10 March 1513, death of John de Vere, 13th Earl of Oxford

Updated: Apr 29


 

On 10 March 1513 John de Vere, Earl of Oxford died at nine in the evening at his ancestral home of Castle Hedingham at the age of 71. He was buried at Colne Priory on 24 April. Oxford was one of the principal Lancastrian commanders during the Wars of the Roses, as well as during the reign of Henry VII. He had joined Henry Tudor and his uncle Jasper after he himself had escaped prison from Hammes Castle near Calais while the Tudors had been in exile in France in the 1480s. John’s support, which eventually led to Henry’s victory at Bosworth, was of great significance.


The tomb of John de Vere, 13th Earl of Oxford and his first wife Margaret Neville. Drawing by Daniel King in 1653, now in the British Library, Additional MS 27348, p. 31. Photo taken from James Ross' book 'John de Vere, Thirteenth Earl of Oxford (1442-1513 : The Foremost Man of the Kingdom).
The tomb of John de Vere, 13th Earl of Oxford and his first wife Margaret Neville. Drawing by Daniel King in 1653, now in the British Library, Additional MS 27348, p. 31. Photo taken from James Ross' book 'John de Vere, Thirteenth Earl of Oxford (1442-1513 : The Foremost Man of the Kingdom).

John was the second son of another John de Vere, 12th Earl of Oxford, and Elizabeth Howard. He married firstly, Margaret Neville, the daughter of Richard Neville, 5th Earl of Salisbury, and Alice, the daughter of Thomas Montagu, 4th Earl of Salisbury. Oxford's first wife was the sister of Richard Neville, 16th Earl of Warwick, ‘’the Kingmaker’’. Margaret Neville died between 20 November 1506 and 14 January 1507, and Oxford married secondly Elizabeth Scrope, the widow of his colleague William, 2nd Viscount Beaumont, and daughter and coheir of Sir Richard Scrope, the second son of Henry, 4th Baron Scrope of Bolton, by Eleanor, the daughter of Norman Washbourne. He is said to have had an illegitimate daughter, Katherine de Vere (d. after 20-06-1504) whose husband Sir Robert Broughton appointed the 13th Earl as his executor. Apart from this possible illegitimate daughter, there were no children from these marriages. Therefore. John de Vere was succeeded by his nephew, (the 2nd and only surviving son of his younger brother Sir George de Vere) another John de Vere, as 14th Earl of Oxford.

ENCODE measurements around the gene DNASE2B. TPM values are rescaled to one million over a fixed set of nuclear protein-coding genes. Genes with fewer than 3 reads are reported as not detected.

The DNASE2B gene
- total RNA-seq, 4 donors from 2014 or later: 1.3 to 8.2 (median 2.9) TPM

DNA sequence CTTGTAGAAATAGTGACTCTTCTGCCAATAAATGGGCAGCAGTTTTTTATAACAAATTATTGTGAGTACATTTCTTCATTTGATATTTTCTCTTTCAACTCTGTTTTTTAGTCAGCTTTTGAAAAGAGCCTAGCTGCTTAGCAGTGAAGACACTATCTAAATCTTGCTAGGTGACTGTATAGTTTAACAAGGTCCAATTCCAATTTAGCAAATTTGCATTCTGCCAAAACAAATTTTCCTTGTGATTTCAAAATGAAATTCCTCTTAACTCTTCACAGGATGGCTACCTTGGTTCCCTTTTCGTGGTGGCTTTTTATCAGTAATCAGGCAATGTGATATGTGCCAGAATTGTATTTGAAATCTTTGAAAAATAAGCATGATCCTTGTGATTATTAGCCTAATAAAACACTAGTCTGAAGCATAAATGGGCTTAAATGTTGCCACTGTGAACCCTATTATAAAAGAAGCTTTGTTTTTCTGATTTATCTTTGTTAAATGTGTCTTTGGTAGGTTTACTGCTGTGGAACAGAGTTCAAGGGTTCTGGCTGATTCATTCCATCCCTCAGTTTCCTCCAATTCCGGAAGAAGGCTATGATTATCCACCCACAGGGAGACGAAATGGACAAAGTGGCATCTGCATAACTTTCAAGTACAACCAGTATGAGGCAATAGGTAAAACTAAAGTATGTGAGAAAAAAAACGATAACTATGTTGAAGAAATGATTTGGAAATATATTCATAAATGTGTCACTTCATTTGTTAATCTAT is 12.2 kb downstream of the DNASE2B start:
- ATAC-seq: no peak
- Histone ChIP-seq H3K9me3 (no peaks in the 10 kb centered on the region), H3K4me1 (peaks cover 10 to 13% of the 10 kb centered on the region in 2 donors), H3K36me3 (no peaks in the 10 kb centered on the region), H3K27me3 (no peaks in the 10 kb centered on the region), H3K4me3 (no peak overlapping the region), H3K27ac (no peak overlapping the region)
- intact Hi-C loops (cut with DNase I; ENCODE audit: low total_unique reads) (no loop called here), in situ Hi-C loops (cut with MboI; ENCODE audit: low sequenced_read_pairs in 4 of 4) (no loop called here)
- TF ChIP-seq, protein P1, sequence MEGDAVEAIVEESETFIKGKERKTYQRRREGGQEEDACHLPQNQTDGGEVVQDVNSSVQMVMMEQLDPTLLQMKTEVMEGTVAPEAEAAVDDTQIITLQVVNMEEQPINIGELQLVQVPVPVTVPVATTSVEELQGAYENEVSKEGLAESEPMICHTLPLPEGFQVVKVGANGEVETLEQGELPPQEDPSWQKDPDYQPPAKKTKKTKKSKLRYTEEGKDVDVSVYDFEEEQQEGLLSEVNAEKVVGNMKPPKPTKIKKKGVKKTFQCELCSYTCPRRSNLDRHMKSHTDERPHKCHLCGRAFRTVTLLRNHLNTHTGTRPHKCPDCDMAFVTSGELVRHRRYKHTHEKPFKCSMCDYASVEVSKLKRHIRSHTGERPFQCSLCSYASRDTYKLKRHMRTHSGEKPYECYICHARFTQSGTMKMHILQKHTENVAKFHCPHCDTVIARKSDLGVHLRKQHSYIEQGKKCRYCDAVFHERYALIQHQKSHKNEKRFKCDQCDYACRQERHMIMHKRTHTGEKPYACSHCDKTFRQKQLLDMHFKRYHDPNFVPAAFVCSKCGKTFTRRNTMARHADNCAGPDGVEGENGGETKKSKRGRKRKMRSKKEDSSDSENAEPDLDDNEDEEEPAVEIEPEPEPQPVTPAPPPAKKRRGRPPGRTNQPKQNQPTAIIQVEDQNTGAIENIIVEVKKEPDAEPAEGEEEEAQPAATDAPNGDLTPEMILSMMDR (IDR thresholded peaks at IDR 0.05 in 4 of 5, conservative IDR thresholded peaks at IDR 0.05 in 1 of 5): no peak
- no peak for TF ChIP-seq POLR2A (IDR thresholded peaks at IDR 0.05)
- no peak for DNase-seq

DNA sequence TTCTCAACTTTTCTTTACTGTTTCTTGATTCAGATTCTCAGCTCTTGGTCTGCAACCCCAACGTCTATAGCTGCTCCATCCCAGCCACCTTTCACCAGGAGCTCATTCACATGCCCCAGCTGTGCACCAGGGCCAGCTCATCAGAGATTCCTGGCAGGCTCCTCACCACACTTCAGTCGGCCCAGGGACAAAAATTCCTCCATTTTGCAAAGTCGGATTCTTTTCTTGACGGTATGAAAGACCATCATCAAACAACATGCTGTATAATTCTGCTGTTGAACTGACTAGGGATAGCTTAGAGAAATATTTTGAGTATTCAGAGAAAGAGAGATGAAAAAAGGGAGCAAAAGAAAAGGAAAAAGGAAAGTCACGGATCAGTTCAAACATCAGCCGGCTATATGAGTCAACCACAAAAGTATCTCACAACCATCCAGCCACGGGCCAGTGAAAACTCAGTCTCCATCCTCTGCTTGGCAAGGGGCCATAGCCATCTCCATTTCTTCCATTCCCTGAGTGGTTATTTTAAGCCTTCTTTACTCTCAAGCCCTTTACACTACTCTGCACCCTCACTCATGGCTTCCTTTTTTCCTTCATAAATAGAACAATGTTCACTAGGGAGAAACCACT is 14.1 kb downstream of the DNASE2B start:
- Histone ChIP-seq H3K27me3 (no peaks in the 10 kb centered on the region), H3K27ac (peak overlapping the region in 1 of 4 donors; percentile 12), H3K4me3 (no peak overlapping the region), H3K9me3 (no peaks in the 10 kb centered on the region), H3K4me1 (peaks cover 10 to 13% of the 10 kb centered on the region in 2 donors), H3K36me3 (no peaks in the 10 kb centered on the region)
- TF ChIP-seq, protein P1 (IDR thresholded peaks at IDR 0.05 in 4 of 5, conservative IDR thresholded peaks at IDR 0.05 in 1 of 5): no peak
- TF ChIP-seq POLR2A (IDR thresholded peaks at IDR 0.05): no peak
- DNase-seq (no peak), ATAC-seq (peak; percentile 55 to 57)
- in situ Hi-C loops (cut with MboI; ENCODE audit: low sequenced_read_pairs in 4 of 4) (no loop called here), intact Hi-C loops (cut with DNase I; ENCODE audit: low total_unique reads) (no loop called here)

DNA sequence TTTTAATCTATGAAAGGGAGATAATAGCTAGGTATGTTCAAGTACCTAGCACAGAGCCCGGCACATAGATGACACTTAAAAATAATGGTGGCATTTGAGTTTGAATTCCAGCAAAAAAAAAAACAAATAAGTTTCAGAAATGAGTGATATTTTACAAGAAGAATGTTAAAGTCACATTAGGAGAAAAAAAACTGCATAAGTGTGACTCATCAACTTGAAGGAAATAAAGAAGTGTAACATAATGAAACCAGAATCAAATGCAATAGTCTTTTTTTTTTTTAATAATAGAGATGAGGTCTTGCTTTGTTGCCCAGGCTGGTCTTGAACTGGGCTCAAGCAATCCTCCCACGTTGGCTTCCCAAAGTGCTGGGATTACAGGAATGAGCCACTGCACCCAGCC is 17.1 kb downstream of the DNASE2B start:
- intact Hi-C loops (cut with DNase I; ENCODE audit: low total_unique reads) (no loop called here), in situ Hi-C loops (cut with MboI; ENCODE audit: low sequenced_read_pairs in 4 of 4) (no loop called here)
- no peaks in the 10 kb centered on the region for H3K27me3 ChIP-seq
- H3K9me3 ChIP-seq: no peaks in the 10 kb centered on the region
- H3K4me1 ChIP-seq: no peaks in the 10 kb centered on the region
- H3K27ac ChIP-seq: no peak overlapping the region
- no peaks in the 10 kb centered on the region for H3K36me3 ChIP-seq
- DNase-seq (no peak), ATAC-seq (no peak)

The Great Keep of Castle Hedingham, home of the de Vere Family and place where the 13th Earl died.

Colne Priory C. 1500. Burial place of the de Vere's. © Earl's Colne Society

To read about recent excavations at Earl's Colne and the remains of the Earls of Oxford and their tombs there, this article from Time Team could be of great interest. Click HERE.




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